analysts learn why medical errors occur (19, 25).
__________________
.


No more lawyer stuff, no more political stuff, so no more CYA

Martha is offline   Reply With Quote
Old 01-12-2009, 07:38 PM   #109
Recycles dryer sheets
 
Join Date: Jul 2008
Posts: 97
firedoglake has a pretty good article up right now talking about using stimulus $$ to boost the health-care industry. The good thing about this is all the money stays here at home and is used to advance health care for more Americans.

Some of the specifics are things like increasing scholarship programs for new doctors and nurses substantially, to even include residence cost, etc., in exchange for 8 years of service in a hard to staff location(city hospital, rural area, etc.) We all know we need more doctors and nurses. And if we didn't have a shortage of doctors today, they wouldn't be turning away medicare patients.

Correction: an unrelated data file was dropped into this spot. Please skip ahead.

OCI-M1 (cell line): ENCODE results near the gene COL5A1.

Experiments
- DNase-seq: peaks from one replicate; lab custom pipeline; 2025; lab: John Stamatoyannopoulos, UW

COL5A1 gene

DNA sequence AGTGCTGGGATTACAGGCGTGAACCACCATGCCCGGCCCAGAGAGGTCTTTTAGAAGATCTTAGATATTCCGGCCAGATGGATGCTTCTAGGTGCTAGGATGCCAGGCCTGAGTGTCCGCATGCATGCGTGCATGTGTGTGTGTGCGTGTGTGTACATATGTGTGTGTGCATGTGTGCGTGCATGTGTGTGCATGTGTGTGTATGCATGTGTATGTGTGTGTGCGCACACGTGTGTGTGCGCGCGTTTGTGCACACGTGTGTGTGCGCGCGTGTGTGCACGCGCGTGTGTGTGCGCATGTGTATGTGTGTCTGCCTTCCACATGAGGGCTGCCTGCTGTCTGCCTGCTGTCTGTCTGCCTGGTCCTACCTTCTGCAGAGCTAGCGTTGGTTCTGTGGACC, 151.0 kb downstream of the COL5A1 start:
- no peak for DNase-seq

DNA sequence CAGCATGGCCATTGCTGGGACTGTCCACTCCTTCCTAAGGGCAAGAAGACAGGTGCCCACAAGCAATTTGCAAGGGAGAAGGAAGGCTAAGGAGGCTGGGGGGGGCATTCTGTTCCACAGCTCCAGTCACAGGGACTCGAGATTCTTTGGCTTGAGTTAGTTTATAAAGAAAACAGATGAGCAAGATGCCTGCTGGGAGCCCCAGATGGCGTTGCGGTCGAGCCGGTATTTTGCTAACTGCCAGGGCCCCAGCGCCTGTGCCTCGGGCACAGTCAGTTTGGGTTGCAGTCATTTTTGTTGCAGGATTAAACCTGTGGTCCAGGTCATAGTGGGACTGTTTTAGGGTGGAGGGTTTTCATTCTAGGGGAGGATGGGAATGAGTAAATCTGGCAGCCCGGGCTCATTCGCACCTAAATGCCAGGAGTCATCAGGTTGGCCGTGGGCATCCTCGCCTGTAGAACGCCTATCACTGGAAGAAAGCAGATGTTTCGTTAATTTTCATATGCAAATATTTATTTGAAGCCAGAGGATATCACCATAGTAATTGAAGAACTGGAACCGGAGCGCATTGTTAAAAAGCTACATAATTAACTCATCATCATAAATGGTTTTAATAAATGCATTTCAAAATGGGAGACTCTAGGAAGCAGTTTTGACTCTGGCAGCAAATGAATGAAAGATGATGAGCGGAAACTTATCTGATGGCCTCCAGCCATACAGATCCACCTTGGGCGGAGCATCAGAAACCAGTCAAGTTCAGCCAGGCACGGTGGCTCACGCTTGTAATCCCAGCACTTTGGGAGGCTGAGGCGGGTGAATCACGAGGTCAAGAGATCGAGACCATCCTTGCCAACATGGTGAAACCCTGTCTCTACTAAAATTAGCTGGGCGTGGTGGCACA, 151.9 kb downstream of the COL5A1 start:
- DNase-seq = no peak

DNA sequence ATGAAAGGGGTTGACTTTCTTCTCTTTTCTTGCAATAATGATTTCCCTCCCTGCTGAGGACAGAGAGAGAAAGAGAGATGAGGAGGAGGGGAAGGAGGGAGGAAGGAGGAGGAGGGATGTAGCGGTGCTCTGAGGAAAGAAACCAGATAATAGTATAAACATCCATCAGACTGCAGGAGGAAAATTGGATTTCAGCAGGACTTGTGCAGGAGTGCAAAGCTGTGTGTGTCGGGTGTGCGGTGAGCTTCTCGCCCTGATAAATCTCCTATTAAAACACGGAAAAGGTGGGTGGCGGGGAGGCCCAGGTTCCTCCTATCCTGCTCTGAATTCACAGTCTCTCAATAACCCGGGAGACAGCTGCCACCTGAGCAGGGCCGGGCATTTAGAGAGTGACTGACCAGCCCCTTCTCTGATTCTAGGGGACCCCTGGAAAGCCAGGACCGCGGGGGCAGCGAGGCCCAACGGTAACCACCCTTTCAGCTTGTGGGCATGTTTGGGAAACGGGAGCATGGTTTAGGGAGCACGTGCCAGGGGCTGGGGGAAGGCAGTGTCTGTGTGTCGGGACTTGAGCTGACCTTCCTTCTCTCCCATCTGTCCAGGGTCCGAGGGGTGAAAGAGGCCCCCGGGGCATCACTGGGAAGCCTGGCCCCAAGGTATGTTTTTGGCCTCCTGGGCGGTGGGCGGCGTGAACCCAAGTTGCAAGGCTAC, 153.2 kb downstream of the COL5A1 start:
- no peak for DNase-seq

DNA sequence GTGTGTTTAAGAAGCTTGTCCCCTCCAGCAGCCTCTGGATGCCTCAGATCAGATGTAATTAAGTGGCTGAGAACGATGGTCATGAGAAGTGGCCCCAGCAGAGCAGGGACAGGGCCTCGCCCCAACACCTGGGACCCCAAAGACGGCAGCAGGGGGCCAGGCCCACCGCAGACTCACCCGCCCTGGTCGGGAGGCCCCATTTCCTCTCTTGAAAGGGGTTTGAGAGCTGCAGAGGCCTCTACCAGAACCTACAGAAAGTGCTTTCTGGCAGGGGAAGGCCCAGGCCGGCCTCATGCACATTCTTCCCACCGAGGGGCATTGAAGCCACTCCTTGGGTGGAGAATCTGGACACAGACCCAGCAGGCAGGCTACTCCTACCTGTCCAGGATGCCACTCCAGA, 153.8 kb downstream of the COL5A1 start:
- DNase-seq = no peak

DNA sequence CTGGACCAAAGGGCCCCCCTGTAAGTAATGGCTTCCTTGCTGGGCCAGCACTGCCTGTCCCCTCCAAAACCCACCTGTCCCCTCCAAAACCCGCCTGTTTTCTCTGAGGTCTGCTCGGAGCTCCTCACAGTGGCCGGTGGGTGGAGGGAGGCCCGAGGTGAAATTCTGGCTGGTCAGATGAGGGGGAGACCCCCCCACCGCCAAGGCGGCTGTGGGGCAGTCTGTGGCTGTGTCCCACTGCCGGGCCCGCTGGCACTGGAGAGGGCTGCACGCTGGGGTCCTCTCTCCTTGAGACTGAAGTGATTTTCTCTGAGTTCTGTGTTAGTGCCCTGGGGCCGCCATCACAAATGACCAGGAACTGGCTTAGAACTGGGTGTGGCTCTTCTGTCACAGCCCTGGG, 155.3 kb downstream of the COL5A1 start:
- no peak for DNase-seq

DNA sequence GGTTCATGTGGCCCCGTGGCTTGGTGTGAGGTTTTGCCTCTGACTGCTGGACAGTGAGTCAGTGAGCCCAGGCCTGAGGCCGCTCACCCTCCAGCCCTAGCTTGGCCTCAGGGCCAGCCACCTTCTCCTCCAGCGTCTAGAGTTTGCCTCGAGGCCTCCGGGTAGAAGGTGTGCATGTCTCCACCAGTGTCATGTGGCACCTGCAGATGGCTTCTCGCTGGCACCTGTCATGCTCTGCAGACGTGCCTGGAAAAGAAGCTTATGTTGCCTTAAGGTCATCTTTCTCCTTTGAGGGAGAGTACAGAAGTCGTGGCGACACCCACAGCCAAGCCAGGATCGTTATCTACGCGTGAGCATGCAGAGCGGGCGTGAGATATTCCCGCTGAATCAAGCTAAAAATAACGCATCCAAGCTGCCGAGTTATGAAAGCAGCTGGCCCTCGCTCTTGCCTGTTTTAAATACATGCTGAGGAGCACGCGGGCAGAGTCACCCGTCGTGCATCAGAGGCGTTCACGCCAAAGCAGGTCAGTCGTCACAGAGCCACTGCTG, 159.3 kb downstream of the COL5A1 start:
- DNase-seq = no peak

Increase funding of the VA to help vets better.

Close the medicare part D prescription "doughnut hole" that now plagues our seniors. Also allow negotiation for prescription prices with drug makers.

Expand the congressional health care plan to allow uninsured to buy in. And/or expand medicare to age 50 or 55+ people, helping early retirees make room for unemployed. Right now I'd be delighted to switch my wife and myself from private health insurance with exclusions to medicare.

Fully fund substance abuse programs.

There's lots to do, and lots that needs to be done to improve health care.
__________________